According to a recent study conducted by Nested, a contemporary estate agency, approximately £250 billion worth of properties have been successfully sold within the United Kingdom over the past year, with the most affluent local market located north of the Scottish border.
In order to gauge the market’s response to the recent economic uncertainties, Nested meticulously analyzed both the overall volume and collective value of property sales throughout the UK during the preceding 12 months. This comprehensive investigation aimed to identify the specific regions within the country that boast the wealthiest local property markets.
Within this period, an impressive 869,560 homes exchanged ownership, accumulating an impressive combined value of £249.7 billion.
In contrast to the preceding 12 months, there has been a notable reduction in the number of property transactions by approximately 23.5%, consequently resulting in a decline of 16.3% in the overall cumulative value. This downward trend persists despite a noteworthy 9.5% rise in house prices during the corresponding timeframe.
Areas with Lesser Property Values
Edinburgh stands out as the most valuable local property market throughout the preceding 12 months, with a remarkable completion of 11,295 sales amounting to £3.7 billion.
Following Edinburgh, Buckinghamshire emerges as the next lucrative region, with total sales reaching £3.4 billion. Wandsworth in South London comes next, where homes worth £3 billion have been successfully sold over the course of the past year.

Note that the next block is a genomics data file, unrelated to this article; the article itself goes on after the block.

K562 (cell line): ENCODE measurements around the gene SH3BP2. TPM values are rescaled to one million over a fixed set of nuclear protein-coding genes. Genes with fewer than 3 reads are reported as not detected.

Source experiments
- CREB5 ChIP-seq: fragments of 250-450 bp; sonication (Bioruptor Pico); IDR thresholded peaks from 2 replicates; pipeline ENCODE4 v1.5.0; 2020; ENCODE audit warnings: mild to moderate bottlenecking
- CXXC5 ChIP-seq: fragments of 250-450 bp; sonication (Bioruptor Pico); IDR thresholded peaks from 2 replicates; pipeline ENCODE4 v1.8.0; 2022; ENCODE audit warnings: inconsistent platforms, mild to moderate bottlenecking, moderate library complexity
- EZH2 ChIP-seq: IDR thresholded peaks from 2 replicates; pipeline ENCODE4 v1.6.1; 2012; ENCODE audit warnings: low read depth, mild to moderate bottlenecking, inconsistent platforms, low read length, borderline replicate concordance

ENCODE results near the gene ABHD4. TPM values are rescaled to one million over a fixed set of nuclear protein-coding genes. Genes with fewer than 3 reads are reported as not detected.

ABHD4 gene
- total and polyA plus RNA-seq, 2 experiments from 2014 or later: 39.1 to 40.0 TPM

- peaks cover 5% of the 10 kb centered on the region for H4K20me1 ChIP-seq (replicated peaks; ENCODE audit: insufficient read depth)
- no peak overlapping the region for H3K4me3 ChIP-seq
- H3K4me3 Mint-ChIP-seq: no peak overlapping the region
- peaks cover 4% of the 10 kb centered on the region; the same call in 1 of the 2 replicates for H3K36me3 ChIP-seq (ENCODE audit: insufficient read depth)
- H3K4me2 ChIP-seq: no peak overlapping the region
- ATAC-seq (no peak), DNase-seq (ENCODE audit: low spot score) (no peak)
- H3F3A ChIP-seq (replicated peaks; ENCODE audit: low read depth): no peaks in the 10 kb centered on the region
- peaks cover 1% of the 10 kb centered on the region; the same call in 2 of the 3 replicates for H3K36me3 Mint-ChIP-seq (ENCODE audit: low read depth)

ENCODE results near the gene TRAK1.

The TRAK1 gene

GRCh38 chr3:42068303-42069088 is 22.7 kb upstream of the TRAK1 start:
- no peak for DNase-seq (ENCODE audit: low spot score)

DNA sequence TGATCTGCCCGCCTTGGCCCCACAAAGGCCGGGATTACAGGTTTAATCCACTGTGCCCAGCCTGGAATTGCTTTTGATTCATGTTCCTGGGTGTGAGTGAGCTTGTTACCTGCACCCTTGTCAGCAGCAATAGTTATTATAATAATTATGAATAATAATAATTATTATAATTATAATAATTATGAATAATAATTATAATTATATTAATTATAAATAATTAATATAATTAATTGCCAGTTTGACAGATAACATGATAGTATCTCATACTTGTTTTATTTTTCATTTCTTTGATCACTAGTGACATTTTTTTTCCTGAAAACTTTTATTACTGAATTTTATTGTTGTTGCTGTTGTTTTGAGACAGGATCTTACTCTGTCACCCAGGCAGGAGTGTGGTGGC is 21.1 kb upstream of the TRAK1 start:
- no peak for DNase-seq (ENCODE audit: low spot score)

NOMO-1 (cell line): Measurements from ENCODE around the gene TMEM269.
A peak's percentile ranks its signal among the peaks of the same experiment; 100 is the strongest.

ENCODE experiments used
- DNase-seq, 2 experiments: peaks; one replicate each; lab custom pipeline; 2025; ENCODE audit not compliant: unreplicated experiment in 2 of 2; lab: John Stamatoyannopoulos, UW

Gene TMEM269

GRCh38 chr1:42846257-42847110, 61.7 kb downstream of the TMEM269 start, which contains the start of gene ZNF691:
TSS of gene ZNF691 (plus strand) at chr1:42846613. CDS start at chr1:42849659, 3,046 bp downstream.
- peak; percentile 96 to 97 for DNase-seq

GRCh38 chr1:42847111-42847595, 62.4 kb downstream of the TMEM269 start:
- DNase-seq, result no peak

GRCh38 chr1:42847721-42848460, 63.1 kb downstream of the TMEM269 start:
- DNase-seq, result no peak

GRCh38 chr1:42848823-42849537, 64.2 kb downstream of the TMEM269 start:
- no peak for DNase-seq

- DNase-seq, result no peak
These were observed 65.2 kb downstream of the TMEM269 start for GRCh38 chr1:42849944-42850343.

In Yorkshire, the cumulative sales over the past 12 months have amounted to £2.5 billion, while Kensington & Chelsea (£2.5 billion), Somerset (£2.5 billion), Cornwall (£2.5 billion), Belfast (£2.4 billion), Birmingham (£2.35 billion), and Wiltshire (£2.3 billion) all secure their positions among the wealthiest property markets in the UK.
Challenging Market Conditions
On the opposite end of the spectrum, Merthyr Tydfil and Blaenau Gwent in Wales represent the least valuable regions within the UK’s mainland property market, with meager sales worth £109.5 million and £122 million respectively over the past year.
Interestingly, the City of London secures the third position in this list, where despite an average house price of £877,562, only £123.7 million worth of properties were sold in the previous year.
Alice Bullard, the Managing Director at Nested, a contemporary estate agency, commented, “Despite the waning enthusiasm in the property market following the pandemic boom, a considerable sum of nearly £250 billion has been transacted over the past 12 months. This indicates that even in the face of more challenging market conditions, buyers are still actively engaging, although at a slower pace and with slightly lower prices compared to previous months.
Naturally, the fragmented nature of the UK property market means that certain areas continue to experience swift market movement, as seen in places like Edinburgh and Buckinghamshire, where the market remains highly competitive.”